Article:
6 Uncommon Forms Of Heroin

Heroin is an illicit drug that comes in various forms, including those that are lesser known to the general public. Heroin can have dangerous side effects when used, including dependence and addiction with chronic use.

Uncommon Types Of Heroin

Heroin is an addictive drug that most commonly comes in the form of a white powder, brown powder, or a dark, solid substance (black tar heroin).

Heroin is an illicit opiate. While it is more well-recognized in its common forms, less common versions of heroin have also cropped up in recent years.

If you or a loved one is using heroin, here is what you need to know about some of the less common forms of heroin, its effects, and potential dangers:

1. Blue Heroin

Blue heroin, also known as “blue drop heroin,” is a nickname given to a blue-dyed batch of heroin that has been laced with fentanyl.

Fentanyl is a powerful, synthetic opioid that is about 50 times more potent than heroin and can be deadly even in small doses.

Other street names for fentanyl-laced heroin include:

  • scramble
  • China white

2. Cheese Heroin

Cheese heroin is a nickname given to black tar heroin that has been mixed with crushed up Tylenol PM tablets. It is typically yellowish or tan in color, with a grainy powder texture.

According to an alert from the Dallas Police Department, cheese heroin, or simply “cheese,” is most commonly snorted through the nose.

3. Liquid Heroin

Heroin is most commonly manufactured in the form of a dark, solid substance (black tar) or powder. But a liquid version of heroin has been identified.

Liquid heroin, also known as “Liquid O,” refers to a liquified version of black tar that is made by mixing black tar heroin with warm water.

It is often packaged and sold in small eye-droppers, or vials.

4. Gunpowder Heroin

Gunpowder heroin is a street name given to a sticky powder form of black tar heroin. It’s more potent than Mexican black tar and contains a mixture of substances.

According to one laboratory analysis of heroin in the San Francisco Bay Area in 2013, at least one batch of “gunpowder heroin” also contained codeine, lidocaine, and morphine.

What it looks like:

  • color: black, dark gray, may contain black or white specks
  • texture: solid chunks, sticky powder, similar to dried coffee grounds

5. Purple Heroin

Purple heroin is a powdered form of heroin that has been laced with other powerful opioid drugs such as carfentanil or brorphine.

This form of heroin, which may appear gray or purple in color, was identified in fatal overdose cases in Michigan in 2020. It has also been found in Canada.

Carfentanil is a synthetic opioid that’s an estimated 10,000 times more potent than morphine. Brorphine is another potent, non-fentanyl synthetic opioid.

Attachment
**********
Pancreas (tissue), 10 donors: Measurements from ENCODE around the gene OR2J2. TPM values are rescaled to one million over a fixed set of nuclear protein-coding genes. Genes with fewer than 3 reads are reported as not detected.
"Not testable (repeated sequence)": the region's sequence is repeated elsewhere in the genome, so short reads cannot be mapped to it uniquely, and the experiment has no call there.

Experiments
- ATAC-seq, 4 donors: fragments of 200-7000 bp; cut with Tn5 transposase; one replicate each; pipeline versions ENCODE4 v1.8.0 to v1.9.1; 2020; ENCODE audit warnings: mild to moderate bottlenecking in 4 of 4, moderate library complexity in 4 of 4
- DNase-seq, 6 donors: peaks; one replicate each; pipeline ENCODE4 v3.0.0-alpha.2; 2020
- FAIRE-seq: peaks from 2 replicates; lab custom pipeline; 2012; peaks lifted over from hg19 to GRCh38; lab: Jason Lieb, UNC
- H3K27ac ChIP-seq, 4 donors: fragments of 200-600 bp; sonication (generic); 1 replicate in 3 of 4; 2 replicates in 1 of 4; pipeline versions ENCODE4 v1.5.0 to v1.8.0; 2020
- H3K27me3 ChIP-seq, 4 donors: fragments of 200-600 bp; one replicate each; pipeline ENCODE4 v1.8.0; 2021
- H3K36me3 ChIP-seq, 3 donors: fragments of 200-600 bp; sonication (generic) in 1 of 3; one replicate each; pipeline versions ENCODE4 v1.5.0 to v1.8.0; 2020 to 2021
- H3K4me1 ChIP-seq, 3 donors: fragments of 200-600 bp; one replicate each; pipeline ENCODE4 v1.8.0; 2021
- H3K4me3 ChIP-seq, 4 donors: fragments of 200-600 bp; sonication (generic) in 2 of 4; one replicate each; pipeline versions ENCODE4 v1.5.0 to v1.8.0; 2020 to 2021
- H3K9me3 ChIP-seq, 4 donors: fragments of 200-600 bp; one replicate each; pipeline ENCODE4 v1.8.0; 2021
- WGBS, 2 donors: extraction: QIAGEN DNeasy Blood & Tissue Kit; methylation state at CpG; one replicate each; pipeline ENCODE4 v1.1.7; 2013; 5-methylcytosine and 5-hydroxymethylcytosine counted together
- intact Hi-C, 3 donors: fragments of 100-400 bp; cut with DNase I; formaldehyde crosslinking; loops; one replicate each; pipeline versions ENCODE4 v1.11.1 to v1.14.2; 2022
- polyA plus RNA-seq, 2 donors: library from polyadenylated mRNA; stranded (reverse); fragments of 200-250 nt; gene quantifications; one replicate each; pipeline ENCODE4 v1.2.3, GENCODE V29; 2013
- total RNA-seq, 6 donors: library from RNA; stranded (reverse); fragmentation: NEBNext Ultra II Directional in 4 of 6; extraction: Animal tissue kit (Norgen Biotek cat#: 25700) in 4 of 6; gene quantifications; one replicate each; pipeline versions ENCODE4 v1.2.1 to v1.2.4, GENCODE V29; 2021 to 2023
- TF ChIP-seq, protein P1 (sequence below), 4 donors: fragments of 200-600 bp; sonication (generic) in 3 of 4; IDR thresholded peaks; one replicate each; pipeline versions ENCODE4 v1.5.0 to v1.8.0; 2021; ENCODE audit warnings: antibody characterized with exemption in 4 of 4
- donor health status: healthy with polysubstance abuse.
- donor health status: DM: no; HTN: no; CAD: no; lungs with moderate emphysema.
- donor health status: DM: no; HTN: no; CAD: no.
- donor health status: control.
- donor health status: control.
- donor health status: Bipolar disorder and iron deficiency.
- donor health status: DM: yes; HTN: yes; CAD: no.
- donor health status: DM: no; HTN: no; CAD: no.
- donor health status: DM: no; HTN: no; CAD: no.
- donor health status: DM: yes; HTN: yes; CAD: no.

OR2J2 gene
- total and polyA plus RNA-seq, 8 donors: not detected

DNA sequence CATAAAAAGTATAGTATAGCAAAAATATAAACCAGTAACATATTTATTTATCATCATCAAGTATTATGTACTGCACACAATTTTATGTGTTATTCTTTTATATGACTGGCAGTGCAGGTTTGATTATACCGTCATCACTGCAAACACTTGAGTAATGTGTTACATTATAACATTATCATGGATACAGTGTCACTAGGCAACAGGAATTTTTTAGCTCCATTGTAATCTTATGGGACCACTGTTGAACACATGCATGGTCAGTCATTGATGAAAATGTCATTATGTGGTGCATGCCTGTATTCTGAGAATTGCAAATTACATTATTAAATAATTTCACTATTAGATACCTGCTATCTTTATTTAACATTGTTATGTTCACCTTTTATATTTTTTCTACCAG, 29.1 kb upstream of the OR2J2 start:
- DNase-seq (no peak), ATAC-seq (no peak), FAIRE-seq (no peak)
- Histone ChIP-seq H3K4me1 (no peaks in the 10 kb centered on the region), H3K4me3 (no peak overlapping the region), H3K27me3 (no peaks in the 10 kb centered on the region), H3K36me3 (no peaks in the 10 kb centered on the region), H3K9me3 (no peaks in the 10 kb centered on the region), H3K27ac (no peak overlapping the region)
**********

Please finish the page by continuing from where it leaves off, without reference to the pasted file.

6. Pink Heroin

Pink heroin, also known as Pink, U4, or pinky, is a highly potent and illegal synthetic opioid substance that may or may not contain actual heroin.

What it looks like:

  • color: pink or pink-tinted white
  • texture: powder, pressed pills

What Are The Effects Of Uncommon Forms Of Heroin?

Heroin is a powerful depressant that is known to cause sedative effects and euphoria when used. But the effects of uncommon forms of heroin can vary.

Common side effects of heroin use include:

  • drowsiness/sleepiness
  • tiny pupil size (“pinpoint pupils”)
  • relaxation
  • extreme happiness
  • reduced pain
  • slower breathing
  • dry mouth
  • warm flushing
  • nausea or vomiting

Additional side effects may also occur, depending on what other substances are added to the batch of heroin used.

For example, a common drug combination known as “speedball” — containing heroin, crack cocaine, and/or meth — may cause stimulant effects or a “push-pull” effect.

What Are The Dangers Of Uncommon Heroin Use?

One of the greatest dangers of using uncommon forms of heroin is their likelihood of containing other toxic substances, including other very powerful opioids.

Several types, such as blue heroin, are believed to be a lot stronger than purer forms of heroin, which means they carry a higher risk of overdose.

Signs of heroin overdose include:

  • slow, shallow, or no breathing
  • unresponsiveness
  • snorting or gurgling sounds
  • bluish skin, nails, or lips
  • weak pulse
  • low blood pressure
  • confusion
  • uncontrollable muscle movements

An overdose can be reversed with the quick administration of Narcan, also known as naloxone. This can help prevent fatal overdose.

Other risks include the risk of developing a heroin addiction or chemical dependency. Addiction comes with many harmful side effects, from health risks to increased overdose risk. Chemical dependency may lead to painful withdrawal symptoms.

Find Treatment For Heroin Addiction

Using uncommon forms of heroin is a sign of heroin abuse and addiction, which can be life-threatening without substance abuse treatment.

At OpioidTreatment.net, our treatment specialists can help you find an addiction treatment program that’s right for you or a loved one.

Don’t wait. Call our helpline today to learn more about heroin addiction or to find heroin rehab options at an addiction treatment center near you.

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